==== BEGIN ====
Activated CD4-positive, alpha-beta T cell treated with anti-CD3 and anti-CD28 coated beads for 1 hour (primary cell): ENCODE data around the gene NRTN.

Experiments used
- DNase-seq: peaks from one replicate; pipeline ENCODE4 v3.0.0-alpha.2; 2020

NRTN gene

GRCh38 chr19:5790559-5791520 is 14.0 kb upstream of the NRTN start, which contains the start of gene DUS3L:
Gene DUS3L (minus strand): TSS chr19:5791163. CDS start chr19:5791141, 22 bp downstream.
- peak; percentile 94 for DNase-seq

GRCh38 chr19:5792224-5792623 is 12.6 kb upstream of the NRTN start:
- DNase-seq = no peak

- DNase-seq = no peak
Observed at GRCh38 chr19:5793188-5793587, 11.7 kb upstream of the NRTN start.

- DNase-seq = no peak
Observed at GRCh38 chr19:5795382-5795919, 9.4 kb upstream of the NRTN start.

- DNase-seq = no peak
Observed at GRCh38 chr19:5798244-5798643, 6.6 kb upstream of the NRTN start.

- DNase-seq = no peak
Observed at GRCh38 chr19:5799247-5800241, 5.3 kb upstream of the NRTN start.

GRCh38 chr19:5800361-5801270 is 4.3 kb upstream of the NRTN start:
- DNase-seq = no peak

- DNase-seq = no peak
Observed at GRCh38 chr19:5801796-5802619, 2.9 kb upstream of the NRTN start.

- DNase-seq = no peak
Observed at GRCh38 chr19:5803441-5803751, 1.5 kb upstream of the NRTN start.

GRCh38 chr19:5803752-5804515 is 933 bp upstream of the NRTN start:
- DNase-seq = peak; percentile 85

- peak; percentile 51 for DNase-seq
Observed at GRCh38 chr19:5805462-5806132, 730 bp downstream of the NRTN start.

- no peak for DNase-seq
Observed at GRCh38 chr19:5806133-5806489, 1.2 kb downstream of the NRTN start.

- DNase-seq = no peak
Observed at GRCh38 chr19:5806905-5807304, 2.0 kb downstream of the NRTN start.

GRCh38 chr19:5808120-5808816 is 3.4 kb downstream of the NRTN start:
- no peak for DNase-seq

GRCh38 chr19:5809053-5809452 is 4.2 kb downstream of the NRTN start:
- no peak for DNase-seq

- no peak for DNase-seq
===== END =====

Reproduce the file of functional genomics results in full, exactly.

Activated CD4-positive, alpha-beta T cell treated with anti-CD3 and anti-CD28 coated beads for 1 hour (primary cell): ENCODE data around the gene NRTN.

Experiments used
- DNase-seq: peaks from one replicate; pipeline ENCODE4 v3.0.0-alpha.2; 2020

NRTN gene

GRCh38 chr19:5790559-5791520 is 14.0 kb upstream of the NRTN start, which contains the start of gene DUS3L:
Gene DUS3L (minus strand): TSS chr19:5791163. CDS start chr19:5791141, 22 bp downstream.
- peak; percentile 94 for DNase-seq

GRCh38 chr19:5792224-5792623 is 12.6 kb upstream of the NRTN start:
- DNase-seq = no peak

- DNase-seq = no peak
Observed at GRCh38 chr19:5793188-5793587, 11.7 kb upstream of the NRTN start.

- DNase-seq = no peak
Observed at GRCh38 chr19:5795382-5795919, 9.4 kb upstream of the NRTN start.

- DNase-seq = no peak
Observed at GRCh38 chr19:5798244-5798643, 6.6 kb upstream of the NRTN start.

- DNase-seq = no peak
Observed at GRCh38 chr19:5799247-5800241, 5.3 kb upstream of the NRTN start.

GRCh38 chr19:5800361-5801270 is 4.3 kb upstream of the NRTN start:
- DNase-seq = no peak

- DNase-seq = no peak
Observed at GRCh38 chr19:5801796-5802619, 2.9 kb upstream of the NRTN start.

- DNase-seq = no peak
Observed at GRCh38 chr19:5803441-5803751, 1.5 kb upstream of the NRTN start.

GRCh38 chr19:5803752-5804515 is 933 bp upstream of the NRTN start:
- DNase-seq = peak; percentile 85

- peak; percentile 51 for DNase-seq
Observed at GRCh38 chr19:5805462-5806132, 730 bp downstream of the NRTN start.

- no peak for DNase-seq
Observed at GRCh38 chr19:5806133-5806489, 1.2 kb downstream of the NRTN start.

- DNase-seq = no peak
Observed at GRCh38 chr19:5806905-5807304, 2.0 kb downstream of the NRTN start.

GRCh38 chr19:5808120-5808816 is 3.4 kb downstream of the NRTN start:
- no peak for DNase-seq

GRCh38 chr19:5809053-5809452 is 4.2 kb downstream of the NRTN start:
- no peak for DNase-seq

- no peak for DNase-seq